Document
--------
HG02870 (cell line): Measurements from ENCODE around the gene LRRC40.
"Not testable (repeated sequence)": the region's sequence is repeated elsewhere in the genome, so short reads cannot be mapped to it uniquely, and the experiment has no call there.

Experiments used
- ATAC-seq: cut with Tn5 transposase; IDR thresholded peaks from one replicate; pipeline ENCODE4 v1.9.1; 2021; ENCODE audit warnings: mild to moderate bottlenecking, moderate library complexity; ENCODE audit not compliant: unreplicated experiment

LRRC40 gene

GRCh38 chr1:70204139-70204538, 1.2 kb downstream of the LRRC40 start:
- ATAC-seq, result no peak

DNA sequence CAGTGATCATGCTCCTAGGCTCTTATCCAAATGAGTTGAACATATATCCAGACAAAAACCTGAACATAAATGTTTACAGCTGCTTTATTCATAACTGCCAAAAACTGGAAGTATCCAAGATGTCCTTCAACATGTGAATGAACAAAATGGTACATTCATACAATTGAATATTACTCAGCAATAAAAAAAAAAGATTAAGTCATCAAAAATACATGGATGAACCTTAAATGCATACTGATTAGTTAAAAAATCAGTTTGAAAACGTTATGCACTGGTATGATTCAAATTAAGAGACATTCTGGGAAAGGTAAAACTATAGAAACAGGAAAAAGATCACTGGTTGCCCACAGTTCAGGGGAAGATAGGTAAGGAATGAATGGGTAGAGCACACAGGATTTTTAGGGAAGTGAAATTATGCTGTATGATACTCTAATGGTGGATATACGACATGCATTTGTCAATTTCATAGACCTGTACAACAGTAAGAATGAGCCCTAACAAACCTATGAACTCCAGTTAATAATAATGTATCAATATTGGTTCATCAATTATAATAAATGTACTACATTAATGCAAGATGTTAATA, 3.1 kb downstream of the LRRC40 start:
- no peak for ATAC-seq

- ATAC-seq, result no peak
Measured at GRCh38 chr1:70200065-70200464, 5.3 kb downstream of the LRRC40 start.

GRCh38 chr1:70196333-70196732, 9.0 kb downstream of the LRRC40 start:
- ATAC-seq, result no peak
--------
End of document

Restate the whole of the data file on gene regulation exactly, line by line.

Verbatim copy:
HG02870 (cell line): Measurements from ENCODE around the gene LRRC40.
"Not testable (repeated sequence)": the region's sequence is repeated elsewhere in the genome, so short reads cannot be mapped to it uniquely, and the experiment has no call there.

Experiments used
- ATAC-seq: cut with Tn5 transposase; IDR thresholded peaks from one replicate; pipeline ENCODE4 v1.9.1; 2021; ENCODE audit warnings: mild to moderate bottlenecking, moderate library complexity; ENCODE audit not compliant: unreplicated experiment

LRRC40 gene

GRCh38 chr1:70204139-70204538, 1.2 kb downstream of the LRRC40 start:
- ATAC-seq, result no peak

DNA sequence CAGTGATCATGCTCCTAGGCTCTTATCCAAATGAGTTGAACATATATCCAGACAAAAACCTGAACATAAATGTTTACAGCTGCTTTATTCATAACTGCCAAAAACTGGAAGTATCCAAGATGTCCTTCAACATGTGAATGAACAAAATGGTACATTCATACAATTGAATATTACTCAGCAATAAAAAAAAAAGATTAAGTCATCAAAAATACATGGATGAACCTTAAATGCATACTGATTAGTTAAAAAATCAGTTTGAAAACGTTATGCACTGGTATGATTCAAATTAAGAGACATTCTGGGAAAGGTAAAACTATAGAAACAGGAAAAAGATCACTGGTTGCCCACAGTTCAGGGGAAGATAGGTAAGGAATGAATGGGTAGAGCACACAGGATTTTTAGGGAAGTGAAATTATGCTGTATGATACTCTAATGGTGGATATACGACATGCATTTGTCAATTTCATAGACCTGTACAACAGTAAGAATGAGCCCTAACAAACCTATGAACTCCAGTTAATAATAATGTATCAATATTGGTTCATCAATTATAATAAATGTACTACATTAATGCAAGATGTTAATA, 3.1 kb downstream of the LRRC40 start:
- no peak for ATAC-seq

- ATAC-seq, result no peak
Measured at GRCh38 chr1:70200065-70200464, 5.3 kb downstream of the LRRC40 start.

GRCh38 chr1:70196333-70196732, 9.0 kb downstream of the LRRC40 start:
- ATAC-seq, result no peak